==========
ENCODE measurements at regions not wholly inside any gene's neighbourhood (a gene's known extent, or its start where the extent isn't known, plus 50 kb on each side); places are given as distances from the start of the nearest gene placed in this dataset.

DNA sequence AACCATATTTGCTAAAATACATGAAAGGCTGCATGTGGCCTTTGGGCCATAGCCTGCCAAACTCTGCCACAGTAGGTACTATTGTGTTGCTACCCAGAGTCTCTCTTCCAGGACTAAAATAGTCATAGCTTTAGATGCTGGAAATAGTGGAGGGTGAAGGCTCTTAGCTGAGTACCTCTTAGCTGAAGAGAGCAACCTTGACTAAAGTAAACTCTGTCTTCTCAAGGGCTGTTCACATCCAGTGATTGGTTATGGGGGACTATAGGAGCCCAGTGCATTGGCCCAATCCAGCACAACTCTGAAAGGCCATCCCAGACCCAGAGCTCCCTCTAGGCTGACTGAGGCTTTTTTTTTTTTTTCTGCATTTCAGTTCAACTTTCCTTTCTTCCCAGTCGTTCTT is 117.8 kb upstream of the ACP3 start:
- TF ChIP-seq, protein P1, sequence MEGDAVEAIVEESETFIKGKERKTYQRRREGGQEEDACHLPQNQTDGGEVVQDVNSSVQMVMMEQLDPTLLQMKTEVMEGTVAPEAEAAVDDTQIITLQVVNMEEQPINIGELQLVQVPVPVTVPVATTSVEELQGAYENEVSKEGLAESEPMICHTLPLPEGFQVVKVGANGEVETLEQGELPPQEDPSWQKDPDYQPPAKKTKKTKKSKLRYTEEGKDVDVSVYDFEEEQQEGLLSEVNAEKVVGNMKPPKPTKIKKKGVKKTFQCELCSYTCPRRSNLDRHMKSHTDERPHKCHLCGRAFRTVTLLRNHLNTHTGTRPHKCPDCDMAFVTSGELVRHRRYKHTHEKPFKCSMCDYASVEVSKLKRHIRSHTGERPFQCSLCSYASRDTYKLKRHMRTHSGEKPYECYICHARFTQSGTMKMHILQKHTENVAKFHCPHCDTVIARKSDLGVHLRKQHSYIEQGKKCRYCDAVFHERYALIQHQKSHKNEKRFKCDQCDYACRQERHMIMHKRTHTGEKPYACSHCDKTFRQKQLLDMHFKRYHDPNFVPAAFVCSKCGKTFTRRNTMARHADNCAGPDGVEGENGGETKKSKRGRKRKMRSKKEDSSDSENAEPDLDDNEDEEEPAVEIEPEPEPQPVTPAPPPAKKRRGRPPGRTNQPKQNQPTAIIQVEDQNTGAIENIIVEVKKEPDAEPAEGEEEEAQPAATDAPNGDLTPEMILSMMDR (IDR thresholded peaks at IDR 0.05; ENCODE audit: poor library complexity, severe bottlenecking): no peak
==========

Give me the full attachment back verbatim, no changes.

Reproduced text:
ENCODE measurements at regions not wholly inside any gene's neighbourhood (a gene's known extent, or its start where the extent isn't known, plus 50 kb on each side); places are given as distances from the start of the nearest gene placed in this dataset.

DNA sequence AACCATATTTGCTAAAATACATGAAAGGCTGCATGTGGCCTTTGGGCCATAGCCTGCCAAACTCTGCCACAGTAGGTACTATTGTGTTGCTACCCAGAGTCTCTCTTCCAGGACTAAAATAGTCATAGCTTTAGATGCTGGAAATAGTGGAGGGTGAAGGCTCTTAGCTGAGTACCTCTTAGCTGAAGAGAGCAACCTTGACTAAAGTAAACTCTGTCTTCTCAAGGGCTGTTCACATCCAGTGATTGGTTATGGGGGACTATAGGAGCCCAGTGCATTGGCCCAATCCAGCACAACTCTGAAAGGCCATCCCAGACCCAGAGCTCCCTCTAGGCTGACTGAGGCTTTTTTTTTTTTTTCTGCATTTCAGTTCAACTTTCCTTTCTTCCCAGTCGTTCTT is 117.8 kb upstream of the ACP3 start:
- TF ChIP-seq, protein P1, sequence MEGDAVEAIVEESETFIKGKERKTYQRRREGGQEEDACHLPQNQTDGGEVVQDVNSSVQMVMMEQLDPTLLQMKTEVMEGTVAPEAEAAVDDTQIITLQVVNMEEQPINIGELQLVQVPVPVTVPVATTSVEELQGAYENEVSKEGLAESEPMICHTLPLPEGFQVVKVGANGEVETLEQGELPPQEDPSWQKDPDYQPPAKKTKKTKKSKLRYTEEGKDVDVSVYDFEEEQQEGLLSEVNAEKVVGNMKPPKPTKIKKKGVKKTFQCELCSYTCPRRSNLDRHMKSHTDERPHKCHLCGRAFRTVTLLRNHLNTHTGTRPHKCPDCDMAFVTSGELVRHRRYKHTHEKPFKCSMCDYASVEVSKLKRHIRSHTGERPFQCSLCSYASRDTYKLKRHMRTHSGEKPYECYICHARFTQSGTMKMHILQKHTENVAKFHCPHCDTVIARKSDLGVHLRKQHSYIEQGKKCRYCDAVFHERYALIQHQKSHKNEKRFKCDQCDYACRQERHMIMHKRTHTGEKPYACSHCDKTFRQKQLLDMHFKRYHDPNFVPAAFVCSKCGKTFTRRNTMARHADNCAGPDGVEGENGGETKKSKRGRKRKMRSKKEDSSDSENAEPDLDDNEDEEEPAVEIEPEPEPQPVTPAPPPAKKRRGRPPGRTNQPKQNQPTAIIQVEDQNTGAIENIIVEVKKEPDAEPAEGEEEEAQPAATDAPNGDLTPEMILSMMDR (IDR thresholded peaks at IDR 0.05; ENCODE audit: poor library complexity, severe bottlenecking): no peak